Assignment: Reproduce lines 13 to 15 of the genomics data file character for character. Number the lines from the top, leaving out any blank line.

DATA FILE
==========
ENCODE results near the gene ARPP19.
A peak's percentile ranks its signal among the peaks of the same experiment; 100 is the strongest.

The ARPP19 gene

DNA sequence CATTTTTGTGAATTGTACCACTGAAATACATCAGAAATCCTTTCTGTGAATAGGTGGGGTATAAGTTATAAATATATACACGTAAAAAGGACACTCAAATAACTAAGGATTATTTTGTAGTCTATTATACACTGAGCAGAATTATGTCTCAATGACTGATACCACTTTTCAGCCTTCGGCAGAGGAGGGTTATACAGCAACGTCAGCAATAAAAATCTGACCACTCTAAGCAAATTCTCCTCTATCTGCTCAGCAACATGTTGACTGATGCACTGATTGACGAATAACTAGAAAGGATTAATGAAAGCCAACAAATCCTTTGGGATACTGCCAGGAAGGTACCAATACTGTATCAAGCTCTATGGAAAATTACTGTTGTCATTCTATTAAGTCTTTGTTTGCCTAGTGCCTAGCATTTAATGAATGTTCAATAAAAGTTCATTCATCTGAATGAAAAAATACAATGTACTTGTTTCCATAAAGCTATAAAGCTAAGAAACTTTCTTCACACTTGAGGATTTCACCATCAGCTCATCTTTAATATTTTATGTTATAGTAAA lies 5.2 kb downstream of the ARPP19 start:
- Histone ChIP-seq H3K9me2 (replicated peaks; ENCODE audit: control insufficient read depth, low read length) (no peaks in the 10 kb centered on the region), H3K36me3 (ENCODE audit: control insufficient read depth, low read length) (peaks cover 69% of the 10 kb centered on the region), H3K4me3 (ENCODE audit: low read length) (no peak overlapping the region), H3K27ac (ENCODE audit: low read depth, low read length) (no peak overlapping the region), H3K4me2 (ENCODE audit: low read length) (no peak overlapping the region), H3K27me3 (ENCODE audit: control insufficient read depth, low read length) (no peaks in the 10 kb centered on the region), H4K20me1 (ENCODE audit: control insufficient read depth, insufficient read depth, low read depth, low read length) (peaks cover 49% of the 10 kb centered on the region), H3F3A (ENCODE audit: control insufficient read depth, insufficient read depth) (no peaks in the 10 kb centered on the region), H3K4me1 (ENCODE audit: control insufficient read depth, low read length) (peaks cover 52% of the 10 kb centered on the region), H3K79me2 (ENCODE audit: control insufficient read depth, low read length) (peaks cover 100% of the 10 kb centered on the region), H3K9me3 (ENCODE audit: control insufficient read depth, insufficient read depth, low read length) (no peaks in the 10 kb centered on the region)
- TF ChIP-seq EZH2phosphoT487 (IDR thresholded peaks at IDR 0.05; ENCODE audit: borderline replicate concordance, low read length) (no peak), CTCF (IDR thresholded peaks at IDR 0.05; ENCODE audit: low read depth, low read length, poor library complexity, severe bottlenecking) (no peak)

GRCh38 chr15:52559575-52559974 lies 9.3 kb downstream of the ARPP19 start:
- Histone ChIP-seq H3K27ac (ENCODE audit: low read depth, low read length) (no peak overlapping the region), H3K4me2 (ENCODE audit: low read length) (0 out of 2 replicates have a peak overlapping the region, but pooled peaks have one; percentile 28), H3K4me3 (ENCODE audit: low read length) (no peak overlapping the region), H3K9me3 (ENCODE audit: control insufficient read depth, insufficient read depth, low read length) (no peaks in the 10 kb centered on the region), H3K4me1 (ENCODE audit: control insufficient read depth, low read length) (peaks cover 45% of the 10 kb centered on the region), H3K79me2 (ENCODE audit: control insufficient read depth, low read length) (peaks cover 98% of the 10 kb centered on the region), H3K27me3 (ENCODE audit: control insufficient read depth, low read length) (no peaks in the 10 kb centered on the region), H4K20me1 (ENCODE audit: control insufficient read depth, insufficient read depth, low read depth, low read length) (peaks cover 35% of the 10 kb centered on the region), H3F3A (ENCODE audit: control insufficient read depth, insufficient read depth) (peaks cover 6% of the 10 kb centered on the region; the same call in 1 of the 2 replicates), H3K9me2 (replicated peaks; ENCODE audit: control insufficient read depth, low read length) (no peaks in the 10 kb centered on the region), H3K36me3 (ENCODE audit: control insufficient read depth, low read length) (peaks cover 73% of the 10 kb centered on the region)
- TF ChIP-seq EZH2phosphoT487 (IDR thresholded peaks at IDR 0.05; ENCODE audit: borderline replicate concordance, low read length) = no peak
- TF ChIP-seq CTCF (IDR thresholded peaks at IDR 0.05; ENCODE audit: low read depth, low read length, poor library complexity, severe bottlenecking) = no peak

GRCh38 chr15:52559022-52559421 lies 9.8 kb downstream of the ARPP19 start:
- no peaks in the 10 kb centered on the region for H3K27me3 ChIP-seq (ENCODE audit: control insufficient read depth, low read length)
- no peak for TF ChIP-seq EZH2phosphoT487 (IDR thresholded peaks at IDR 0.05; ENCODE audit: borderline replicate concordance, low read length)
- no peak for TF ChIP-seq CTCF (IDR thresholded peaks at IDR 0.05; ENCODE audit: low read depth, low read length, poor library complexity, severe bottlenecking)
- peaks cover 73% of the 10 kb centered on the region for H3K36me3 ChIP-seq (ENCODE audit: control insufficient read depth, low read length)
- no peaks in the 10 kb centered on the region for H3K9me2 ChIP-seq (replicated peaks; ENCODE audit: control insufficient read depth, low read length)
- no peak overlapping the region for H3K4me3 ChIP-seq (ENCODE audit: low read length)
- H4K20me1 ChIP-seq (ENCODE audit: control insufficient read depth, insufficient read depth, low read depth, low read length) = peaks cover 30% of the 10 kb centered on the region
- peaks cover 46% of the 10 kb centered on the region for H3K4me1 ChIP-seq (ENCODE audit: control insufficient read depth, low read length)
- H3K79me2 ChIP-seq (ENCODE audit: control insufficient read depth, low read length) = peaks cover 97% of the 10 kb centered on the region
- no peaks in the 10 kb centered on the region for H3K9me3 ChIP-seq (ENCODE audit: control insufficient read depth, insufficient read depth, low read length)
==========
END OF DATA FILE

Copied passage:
- no peak for TF ChIP-seq EZH2phosphoT487 (IDR thresholded peaks at IDR 0.05; ENCODE audit: borderline replicate concordance, low read length)
- no peak for TF ChIP-seq CTCF (IDR thresholded peaks at IDR 0.05; ENCODE audit: low read depth, low read length, poor library complexity, severe bottlenecking)
- peaks cover 73% of the 10 kb centered on the region for H3K36me3 ChIP-seq (ENCODE audit: control insufficient read depth, low read length)